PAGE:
Every administrator who is not new to the virtualization world has heard about Hyper-V. It is a type 1 (or bare metal) hypervisor from Microsoft that allows the user to create and run virtual machines on a server or computer. For those who don't know about type 1 and type 2 hypervisors, let me briefly explain both:
- Type 1—A type 1 hypervisor acts like a low-footprint operating system and runs directly on top of the host computer's hardware. This is why it is also known as a bare metal or native Common examples of type 1 hypervisors are VMware ESXi, Citrix XenServer, and Microsoft Hyper-V. This type of hypervisor is generally used for production-ready virtualization, such as data centers.
- Type 2—A type 2 hypervisor runs as a software layer on an operating system, like other computer programs. It is also known as a "hosted" hypervisor. Common examples of type 2 hypervisors are VMware Player, Oracle VirtualBox, and Parallels Desktop. The type 2 hypervisor allows an end user to run virtual machines on a personal computer, so this type of hypervisor is generally used for training, development, and research.
Many admins are still confused as to whether Hyper-V is a type 1 or type 2 hypervisor. Since it appears to be running on top of the operating system itself, most people think it is a type 2 hypervisor, but in reality, it's not. Let me tell you why.
When you install or enable the Hyper-V role or feature on a system, the original operating system is converted into a virtual machine, and a layer of Hyper-V hypervisor is added under it. This is why your system is restarted when you install the Hyper-V role or feature. After restart, the original Windows operating system starts working as a virtual machine on top of the Hyper-V hypervisor. In a nutshell, Hyper-V acts as a type 1 or bare metal hypervisor under the hood.
In this article, I will cover how you can manage Hyper-V completely using PowerShell. There are some tools you can use to manage Hyper-V servers using the GUI, but this guide is for the admins who love doing things with PowerShell rather than using the GUI tools.
Hyper-V is available for both server and client operating systems. In server operating systems (Windows Server 2016, Server 2019, Server 2022), it is available as a server role, and on Windows client operating systems (Windows 10 or Windows 11), it is available as an optional feature. Microsoft likes to differentiate between them as Hyper-V on Server and Hyper-V on Windows. So, from here on in, we'll use the official naming scheme. To install the Hyper-V role or feature, you need to use different PowerShell commands depending upon the operating system type.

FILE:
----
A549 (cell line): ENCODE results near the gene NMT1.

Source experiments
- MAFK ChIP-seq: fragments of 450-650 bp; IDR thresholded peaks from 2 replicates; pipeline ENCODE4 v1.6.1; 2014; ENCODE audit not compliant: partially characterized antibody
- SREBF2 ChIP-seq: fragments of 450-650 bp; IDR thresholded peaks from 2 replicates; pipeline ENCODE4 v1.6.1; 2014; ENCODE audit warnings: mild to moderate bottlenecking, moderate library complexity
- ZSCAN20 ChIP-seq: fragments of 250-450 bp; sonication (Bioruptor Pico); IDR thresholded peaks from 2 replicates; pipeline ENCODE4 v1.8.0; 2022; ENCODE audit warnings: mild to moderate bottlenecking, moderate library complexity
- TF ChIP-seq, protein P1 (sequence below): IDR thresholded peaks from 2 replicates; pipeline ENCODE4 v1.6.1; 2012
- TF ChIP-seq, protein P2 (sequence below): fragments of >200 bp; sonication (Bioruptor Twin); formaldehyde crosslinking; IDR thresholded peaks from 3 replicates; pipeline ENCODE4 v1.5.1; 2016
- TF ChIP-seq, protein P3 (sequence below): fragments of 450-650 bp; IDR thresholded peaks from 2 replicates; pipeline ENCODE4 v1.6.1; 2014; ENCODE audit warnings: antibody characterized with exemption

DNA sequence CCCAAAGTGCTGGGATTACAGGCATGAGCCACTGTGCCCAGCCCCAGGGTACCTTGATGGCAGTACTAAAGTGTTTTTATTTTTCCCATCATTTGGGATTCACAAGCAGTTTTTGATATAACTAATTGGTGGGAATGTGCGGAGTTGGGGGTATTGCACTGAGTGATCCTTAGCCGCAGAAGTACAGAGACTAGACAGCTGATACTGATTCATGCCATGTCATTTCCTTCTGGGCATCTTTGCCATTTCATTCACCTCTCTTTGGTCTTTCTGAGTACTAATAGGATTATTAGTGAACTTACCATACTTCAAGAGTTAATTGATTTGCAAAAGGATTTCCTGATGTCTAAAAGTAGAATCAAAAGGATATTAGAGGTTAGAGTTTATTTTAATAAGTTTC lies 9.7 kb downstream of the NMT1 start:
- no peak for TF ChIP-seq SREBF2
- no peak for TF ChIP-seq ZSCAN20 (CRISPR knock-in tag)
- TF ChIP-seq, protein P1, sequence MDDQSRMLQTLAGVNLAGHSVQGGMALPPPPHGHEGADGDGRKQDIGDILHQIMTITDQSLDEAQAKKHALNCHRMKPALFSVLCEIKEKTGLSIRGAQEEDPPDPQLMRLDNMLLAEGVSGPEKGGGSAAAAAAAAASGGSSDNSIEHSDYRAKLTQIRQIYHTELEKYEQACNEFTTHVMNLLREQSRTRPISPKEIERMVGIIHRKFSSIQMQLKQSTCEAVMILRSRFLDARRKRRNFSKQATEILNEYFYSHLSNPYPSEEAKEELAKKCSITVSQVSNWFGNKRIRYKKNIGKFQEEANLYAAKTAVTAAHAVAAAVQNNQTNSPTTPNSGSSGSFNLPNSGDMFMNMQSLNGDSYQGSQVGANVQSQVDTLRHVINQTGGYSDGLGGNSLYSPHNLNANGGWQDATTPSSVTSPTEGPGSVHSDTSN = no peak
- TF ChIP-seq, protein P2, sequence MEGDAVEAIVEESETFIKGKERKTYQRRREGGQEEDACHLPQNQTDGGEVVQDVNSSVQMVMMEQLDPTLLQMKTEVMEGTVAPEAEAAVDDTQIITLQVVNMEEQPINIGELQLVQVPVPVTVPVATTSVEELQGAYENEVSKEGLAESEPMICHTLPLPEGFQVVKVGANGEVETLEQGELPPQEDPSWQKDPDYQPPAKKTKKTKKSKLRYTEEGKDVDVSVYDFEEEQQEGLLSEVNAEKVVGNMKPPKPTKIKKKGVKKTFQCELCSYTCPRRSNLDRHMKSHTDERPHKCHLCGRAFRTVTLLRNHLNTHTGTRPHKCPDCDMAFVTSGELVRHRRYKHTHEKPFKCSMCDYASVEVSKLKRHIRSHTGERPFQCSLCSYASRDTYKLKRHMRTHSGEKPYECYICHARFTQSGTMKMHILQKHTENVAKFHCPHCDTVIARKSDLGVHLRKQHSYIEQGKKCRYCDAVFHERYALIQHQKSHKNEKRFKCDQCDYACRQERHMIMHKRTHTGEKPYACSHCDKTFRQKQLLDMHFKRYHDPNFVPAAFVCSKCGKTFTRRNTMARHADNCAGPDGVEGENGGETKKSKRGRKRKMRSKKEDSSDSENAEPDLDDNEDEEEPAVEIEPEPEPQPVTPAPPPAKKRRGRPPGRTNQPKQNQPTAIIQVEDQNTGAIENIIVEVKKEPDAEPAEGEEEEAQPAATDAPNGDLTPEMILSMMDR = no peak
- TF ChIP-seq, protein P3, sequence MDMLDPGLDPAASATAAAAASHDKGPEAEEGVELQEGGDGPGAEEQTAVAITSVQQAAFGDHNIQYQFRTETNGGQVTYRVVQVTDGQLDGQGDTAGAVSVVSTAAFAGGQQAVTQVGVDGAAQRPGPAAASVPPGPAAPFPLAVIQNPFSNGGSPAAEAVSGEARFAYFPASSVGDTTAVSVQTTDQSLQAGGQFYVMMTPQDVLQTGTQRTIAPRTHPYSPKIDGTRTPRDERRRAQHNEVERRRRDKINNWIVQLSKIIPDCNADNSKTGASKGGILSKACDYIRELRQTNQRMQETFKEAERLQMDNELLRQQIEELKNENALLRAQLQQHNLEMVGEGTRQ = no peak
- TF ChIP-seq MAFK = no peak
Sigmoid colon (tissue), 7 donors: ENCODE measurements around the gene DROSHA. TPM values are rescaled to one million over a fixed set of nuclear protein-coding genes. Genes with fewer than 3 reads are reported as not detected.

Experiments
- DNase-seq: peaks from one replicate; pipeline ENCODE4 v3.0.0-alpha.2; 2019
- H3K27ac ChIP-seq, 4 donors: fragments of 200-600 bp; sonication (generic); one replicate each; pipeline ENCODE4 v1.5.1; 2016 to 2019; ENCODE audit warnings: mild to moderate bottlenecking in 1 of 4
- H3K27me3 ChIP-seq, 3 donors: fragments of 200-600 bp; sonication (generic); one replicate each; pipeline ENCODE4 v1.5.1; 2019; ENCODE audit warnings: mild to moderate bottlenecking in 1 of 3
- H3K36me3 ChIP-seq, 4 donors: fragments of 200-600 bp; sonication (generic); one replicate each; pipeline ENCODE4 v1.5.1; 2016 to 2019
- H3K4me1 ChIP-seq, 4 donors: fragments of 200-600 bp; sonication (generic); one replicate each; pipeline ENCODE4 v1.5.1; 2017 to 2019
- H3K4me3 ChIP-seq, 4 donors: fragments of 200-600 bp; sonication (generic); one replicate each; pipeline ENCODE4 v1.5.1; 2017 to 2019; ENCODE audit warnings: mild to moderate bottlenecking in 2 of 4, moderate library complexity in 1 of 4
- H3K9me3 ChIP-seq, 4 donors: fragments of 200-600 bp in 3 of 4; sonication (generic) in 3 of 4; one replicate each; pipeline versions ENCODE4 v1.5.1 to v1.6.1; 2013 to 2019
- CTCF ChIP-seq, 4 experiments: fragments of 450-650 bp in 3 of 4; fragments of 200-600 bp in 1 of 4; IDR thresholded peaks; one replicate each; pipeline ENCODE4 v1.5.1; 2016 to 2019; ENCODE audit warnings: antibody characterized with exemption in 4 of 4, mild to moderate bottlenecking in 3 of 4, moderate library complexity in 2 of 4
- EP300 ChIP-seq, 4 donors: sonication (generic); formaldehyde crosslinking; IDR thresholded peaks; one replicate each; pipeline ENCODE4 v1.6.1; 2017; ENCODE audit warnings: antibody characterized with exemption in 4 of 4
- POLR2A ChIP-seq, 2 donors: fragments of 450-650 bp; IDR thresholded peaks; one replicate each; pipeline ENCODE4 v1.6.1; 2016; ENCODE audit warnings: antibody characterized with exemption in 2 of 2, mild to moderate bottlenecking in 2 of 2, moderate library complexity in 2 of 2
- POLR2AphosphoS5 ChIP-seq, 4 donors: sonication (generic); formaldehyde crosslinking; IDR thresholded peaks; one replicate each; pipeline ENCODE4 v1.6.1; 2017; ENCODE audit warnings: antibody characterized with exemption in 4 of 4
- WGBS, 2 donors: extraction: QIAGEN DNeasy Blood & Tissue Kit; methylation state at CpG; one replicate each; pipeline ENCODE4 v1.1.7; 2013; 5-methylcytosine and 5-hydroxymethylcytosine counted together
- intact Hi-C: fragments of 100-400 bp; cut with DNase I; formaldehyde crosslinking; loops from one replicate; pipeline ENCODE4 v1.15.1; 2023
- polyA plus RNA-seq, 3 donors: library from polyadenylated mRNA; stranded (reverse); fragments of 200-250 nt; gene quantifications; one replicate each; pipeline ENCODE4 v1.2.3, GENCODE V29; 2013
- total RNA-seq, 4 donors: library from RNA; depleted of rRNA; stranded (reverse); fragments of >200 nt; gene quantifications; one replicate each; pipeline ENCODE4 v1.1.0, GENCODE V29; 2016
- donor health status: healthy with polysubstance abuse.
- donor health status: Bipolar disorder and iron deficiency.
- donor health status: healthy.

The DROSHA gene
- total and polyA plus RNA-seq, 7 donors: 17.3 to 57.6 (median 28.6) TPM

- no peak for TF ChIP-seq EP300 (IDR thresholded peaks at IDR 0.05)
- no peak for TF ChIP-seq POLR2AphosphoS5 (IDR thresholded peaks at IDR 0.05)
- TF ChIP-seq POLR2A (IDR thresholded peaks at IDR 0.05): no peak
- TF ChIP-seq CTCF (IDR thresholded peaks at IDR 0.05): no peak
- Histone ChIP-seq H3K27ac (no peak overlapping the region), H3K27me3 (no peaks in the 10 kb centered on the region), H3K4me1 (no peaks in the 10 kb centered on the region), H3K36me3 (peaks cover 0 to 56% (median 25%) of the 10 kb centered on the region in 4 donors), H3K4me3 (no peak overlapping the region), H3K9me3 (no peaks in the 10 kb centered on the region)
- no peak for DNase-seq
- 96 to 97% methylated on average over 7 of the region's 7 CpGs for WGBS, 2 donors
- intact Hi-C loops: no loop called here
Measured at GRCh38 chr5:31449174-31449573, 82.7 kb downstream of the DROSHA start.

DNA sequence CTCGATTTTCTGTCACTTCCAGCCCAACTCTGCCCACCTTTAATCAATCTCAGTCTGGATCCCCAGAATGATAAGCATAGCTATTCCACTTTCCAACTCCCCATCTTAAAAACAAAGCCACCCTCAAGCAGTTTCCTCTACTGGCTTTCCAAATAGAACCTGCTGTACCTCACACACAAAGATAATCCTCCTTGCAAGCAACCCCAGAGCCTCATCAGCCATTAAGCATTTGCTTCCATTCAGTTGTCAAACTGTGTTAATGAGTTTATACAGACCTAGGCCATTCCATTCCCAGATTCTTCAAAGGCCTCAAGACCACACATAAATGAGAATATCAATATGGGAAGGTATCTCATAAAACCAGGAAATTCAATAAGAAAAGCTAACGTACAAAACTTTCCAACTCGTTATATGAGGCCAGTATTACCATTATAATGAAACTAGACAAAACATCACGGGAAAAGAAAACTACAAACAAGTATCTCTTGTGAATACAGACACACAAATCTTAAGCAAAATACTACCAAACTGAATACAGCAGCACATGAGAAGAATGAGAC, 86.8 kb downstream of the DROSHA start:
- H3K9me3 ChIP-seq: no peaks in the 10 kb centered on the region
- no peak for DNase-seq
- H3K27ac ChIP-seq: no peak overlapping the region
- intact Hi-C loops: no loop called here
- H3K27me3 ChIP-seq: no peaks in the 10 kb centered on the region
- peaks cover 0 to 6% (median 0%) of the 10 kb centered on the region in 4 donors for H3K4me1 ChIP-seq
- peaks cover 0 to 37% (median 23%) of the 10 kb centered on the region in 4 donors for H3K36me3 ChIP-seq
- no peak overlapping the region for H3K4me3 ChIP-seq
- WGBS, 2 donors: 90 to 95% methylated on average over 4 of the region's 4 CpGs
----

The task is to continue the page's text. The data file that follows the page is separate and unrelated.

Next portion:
Install Hyper-V on a server ^
To install Hyper-V on Server, you can use the following command in an elevated PowerShell session:
Install-WindowsFeature -Name Hyper-V -IncludeAllSubFeature -IncludeManagementTools
This command installs Hyper-V, including all the features and management tools on the Windows Server operating system. If you are trying to install the role on a remote server, you can specify the server name using the -ComputerName parameter. You can also use the -Restart parameter to restart the server automatically to complete the installation.
Install Hyper-V on Windows ^
To install Hyper-V on Windows, you can use the following command in an elevated PowerShell session:
Enable-WindowsOptionalFeature -Online -FeatureName Microsoft-Hyper-V-All -All
This command enables the specified optional Hyper-V Windows feature, including all dependencies and management tools. It prompts you to restart the system to complete the installation, where you can type "Y" to reboot straight away or "N" to manually reboot later. To suppress this reboot prompt, use the -NoRestart parameter.
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In my next article I will explain how to create a virtual Hyper-V switch with PowerShell.